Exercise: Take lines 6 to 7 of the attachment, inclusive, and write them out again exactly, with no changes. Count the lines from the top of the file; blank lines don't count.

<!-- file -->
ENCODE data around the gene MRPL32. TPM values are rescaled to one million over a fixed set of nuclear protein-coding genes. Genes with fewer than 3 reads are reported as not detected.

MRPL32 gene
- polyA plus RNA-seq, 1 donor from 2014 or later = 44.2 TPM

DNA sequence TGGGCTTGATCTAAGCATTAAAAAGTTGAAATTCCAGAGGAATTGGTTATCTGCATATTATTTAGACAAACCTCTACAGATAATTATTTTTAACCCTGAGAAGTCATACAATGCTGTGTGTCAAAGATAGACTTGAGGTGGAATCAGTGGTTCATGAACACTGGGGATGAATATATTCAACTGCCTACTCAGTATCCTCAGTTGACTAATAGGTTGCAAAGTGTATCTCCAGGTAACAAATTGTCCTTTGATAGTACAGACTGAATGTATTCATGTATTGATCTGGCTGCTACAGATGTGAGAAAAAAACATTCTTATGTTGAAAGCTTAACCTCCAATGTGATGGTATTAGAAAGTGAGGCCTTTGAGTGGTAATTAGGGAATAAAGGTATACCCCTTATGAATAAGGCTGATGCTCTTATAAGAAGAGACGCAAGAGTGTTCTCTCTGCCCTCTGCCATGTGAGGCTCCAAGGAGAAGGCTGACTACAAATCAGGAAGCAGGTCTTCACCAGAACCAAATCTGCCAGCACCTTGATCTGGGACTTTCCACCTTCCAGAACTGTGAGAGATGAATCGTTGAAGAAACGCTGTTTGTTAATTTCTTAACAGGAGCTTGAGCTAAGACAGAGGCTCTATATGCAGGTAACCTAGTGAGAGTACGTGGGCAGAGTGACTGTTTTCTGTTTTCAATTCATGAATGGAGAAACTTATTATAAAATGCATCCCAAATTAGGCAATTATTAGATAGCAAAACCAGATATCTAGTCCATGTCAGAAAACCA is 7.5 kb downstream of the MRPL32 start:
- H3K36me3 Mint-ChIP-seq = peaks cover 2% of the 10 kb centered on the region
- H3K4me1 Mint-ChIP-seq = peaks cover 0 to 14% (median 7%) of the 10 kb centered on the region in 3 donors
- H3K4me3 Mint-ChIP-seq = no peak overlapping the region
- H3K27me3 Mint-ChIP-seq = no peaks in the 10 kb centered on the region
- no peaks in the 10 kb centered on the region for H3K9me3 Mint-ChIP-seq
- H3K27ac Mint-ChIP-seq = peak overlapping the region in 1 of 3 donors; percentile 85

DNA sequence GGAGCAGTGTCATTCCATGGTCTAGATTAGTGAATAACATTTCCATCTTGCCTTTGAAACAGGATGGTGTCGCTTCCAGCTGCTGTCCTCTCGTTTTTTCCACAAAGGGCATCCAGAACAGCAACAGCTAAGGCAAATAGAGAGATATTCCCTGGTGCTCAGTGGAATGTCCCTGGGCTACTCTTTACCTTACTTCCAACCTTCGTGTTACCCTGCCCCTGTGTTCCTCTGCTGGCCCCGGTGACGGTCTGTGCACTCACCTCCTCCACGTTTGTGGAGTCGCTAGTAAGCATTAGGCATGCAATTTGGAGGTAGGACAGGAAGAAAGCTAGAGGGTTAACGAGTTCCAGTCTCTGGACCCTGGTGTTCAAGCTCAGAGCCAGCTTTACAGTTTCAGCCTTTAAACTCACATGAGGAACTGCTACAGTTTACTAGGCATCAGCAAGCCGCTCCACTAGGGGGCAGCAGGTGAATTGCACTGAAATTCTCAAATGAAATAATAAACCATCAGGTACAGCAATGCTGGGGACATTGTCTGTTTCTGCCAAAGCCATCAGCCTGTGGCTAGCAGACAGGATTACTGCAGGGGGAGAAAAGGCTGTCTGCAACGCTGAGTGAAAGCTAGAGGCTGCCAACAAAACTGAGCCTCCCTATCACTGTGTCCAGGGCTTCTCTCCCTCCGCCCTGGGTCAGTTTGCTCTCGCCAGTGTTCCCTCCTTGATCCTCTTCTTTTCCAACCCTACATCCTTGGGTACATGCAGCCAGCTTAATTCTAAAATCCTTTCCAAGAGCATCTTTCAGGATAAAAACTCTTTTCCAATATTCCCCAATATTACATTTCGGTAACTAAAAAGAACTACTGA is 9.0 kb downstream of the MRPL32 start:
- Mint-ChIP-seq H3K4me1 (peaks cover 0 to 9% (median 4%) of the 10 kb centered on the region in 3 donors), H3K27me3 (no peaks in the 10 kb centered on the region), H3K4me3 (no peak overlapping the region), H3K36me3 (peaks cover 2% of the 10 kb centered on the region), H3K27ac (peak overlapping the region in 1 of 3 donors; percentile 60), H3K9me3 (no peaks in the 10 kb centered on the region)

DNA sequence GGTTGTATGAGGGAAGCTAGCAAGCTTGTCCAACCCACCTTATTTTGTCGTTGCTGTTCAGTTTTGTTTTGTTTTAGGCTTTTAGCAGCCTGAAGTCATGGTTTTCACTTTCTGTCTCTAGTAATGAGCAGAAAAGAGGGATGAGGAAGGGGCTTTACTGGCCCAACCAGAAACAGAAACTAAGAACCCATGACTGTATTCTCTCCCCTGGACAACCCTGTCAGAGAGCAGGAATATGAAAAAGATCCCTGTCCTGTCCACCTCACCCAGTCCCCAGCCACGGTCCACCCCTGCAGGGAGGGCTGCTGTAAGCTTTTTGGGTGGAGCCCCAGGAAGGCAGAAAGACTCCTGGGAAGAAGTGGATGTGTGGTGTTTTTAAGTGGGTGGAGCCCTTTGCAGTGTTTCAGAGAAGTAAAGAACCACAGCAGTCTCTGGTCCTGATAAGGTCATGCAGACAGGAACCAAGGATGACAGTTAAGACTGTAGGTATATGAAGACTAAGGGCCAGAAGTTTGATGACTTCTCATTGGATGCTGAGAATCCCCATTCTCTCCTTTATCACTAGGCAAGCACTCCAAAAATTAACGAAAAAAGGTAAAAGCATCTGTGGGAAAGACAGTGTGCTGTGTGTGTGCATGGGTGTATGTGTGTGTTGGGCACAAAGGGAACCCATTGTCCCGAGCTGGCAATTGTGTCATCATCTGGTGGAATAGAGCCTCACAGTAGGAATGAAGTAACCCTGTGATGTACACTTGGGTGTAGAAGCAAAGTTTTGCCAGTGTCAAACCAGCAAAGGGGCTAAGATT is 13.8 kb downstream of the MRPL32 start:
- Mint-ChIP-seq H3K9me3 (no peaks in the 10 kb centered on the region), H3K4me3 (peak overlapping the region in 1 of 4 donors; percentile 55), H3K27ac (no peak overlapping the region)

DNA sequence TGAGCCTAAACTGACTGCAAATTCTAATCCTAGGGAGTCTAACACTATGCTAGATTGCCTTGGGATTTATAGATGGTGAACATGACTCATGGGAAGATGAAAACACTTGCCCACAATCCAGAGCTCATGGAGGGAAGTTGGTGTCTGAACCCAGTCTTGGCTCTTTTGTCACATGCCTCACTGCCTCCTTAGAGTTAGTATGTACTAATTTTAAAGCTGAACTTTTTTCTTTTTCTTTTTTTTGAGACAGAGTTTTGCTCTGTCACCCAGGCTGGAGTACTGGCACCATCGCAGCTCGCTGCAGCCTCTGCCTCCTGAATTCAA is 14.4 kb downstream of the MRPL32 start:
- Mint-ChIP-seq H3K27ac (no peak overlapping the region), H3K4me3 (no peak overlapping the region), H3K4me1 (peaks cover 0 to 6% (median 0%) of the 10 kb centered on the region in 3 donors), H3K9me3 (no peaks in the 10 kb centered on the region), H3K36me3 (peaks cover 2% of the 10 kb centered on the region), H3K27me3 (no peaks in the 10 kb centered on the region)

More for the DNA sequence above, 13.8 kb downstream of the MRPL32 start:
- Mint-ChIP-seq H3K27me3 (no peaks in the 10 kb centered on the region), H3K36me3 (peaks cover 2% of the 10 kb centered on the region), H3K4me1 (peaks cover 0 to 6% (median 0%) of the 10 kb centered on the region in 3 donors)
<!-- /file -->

- H3K4me1 Mint-ChIP-seq = peaks cover 0 to 14% (median 7%) of the 10 kb centered on the region in 3 donors
- H3K4me3 Mint-ChIP-seq = no peak overlapping the region